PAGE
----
Kong Pheng Pha is a scholar and teacher whose research explores the histories of refugee migration, queer and anti-racist social movements and community organizing, and Asian American racializations, with particular attention on Southeast Asian Americans and Hmong Americans.
He is currently working on two books, the first is an academic monograph tentatively titled Queer Refugeeism: Constructions of Race, Gender, and Sexuality in the Hmong Diaspora. The second is a book of personal narrative nonfiction essays tentatively titled Insanity and Insurgency: Being Hmong in a Revolutionary America. His academic writing has appeared in the Hmong Studies Journal, Minnesota History, Amerasia Journal, and Journal of Asian American Studies. His public writing has appeared in Hmong Today, The Twin Cities Daily Planet, The Atlantic, Asian American Organizing Project Blog, and Reappropriate. He has also made media appearances on Wisconsin Public Radio and The Social X Change Project. In all of his research, teaching, and writing, he seeks to illuminate the histories and experiences of refugees, queer, and QTBIPOC communities, especially Southeast Asian Americans and Hmong Americans.
He is currently is an Assistant Professor of Critical Hmong Studies and Women’s, Gender, and Sexuality Studies at the University of Wisconsin—Eau Claire. He received a Ph.D. in American Studies and a B.A. in Psychology, with minors in Sociology, History, and Asian American Studies, both from the University of Minnesota.
Pha, Kong Pheng. “Review of History on the Run: Secrecy, Fugitivity, and Hmong Refugee Epistemologies by Ma Vang.” Environment and Planning D: Society and Space (October 2021)
Pha, Kong Pheng. “How to Teach History After Sunisa Lee.” Leader-Telegram, August 6, 2021.
MIGRANTS, REFUGEES, AND CITIZENS: THE U.S. ON AN IMMIGRANT PLANET
This course examines how war, labor, and politics have created the conditions for migration to take place. We will also examine categories such as “(im)migrant,” “refugee,” “citizen,” and “undocumented,” not as self evident, but as socially and historically constructed. This course examines the historical, social, cultural, and political impacts that migration has had in shaping the United States as well as exploring how new and moving populations have helped to (re)define American national identity.
Guest Speaker, “Building a Queer Hmong Vernacular Activism.” Winona State University, Expanding Perspectives Speaker Series, September 2020.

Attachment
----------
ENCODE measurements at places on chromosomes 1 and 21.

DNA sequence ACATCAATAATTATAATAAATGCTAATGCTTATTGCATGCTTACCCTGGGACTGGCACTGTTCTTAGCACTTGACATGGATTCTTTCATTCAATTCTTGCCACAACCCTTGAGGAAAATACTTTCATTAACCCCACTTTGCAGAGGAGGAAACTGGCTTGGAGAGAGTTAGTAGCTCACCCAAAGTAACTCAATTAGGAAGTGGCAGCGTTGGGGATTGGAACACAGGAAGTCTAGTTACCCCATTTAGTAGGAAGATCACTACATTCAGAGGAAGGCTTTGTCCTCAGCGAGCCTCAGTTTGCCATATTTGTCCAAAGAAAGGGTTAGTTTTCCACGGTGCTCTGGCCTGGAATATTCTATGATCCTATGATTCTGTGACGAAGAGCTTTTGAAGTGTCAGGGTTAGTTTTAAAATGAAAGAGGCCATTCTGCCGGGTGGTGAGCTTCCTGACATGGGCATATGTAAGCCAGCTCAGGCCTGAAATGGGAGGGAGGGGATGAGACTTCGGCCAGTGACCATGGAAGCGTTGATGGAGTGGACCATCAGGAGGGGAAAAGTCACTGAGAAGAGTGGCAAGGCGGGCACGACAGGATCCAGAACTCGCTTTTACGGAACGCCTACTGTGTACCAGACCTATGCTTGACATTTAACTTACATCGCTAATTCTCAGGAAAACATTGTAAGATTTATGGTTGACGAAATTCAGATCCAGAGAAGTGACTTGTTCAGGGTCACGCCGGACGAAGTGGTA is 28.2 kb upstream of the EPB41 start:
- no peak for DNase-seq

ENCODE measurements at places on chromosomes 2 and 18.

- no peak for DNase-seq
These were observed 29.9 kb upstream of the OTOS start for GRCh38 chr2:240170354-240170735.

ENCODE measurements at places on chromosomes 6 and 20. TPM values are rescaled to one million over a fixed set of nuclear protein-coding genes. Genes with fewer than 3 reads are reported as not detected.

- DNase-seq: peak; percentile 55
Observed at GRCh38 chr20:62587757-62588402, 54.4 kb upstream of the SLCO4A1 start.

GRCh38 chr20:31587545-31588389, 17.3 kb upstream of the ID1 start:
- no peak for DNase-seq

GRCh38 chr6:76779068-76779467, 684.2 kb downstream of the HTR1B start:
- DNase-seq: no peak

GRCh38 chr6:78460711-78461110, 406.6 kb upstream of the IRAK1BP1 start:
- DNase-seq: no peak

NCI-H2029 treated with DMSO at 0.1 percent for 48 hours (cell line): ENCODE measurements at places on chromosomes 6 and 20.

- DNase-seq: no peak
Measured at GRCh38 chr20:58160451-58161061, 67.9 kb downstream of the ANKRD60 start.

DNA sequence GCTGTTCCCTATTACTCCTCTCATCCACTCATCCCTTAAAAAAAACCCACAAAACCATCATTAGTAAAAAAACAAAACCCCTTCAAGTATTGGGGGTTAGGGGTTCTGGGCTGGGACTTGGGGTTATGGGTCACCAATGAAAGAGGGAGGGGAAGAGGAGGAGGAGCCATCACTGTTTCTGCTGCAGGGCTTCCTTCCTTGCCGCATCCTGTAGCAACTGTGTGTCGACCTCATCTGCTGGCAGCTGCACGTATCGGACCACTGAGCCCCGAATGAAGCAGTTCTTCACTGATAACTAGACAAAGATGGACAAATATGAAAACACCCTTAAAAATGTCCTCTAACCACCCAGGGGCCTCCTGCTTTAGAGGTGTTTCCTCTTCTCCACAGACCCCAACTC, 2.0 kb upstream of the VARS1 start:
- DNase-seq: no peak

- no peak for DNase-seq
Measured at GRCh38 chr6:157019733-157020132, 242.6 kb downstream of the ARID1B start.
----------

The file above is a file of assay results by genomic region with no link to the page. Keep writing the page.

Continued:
Panelist. “Asian American and Pacific Islander Activism: A Roundtable Discussion.” Virtual panel organized by Dr. Robyn Rodriguez, University of California—Davis, and Dr. Diane Fujino, University of California—Santa Barbara, August 18, 2020.
Panelist. “Hmong American Responses to George Floyd and Black Lives Matter: A Conversation Among Hmong American Professors.” Virtual panel organized by Dr. Yang Lor, University of California—Merced, June 25, 2020.
Guest Speaker, “Legislating Conjugalities: Gender, Sexuality, and The Hmong Marriage Bills.” Hmong Studies Consortium, University of Wisconsin—Madison, Madison, WI, October 2018.
Guest Speaker and Workshop Session Leader, “The Politics of Hmong ‘Culture’ and History.” Eau Claire Area School District Professional Development Workshop for Middle and High School Social Studies Teachers, Eau Claire, WI, August 2018.
Guest Speaker, “Queer Refugeeism: Constructions of Race, Gender, and Sexuality in the Hmong Diaspora.” SEASSI Summer Institute, University of Wisconsin—Madison, Madison, WI, July 2017.
Guest Lecture, “Hmong in the Twin Cities.” Macalester College, St. Paul, MN, April 2017.
Guest Speaker, “Community Oriented Direct-Action Research and Graduate School Workshop.” California State University—Stanislaus, Turlock, CA, March 2017.
Guest Speaker, “Hmong LGBTQ Communities.” SHE Pab: Voices of Hmong Women, St. Catherine University, St. Paul, MN, April 2016.
Guest Panelist, “The Model Minority Myth Goes to College: Asian and Pacific Islander Americans in Higher Education.” Macalester College, St. Paul, MN, April 2016.
Guest Speaker, “Hmong Community Speaker Series: Trials and Triumphs of Hmong and Asian LGBTQ.” Augsburg College, Minneapolis, MN, February 2016.
Guest Speaker, “Queering SEAS: Mashing up Queer, Southeast Asian American, and Critical Refugee Studies.” Southeast Asian American Legacies: 40 Years After the End of the Vietnam War. University of California—Merced, Merced, CA, December 2015.
Guest Speaker and Facilitator, “A Forum on Hmong Sexualities.” University of Wisconsin—Milwaukee, Milwaukee, WI, October 2015.
Guest Presenter, “Voicing AAPI LGBTQ Issues.” National Asian Pacific American Women’s Forum – Twin Cities Chapter, AAPI Women’s Leadership Summit, St. Paul, MN, June 2015.
Guest Speaker, “This is My Story: A Conversation on Race and Ethnicity.” Hamline University, St. Paul, MN, February 2015.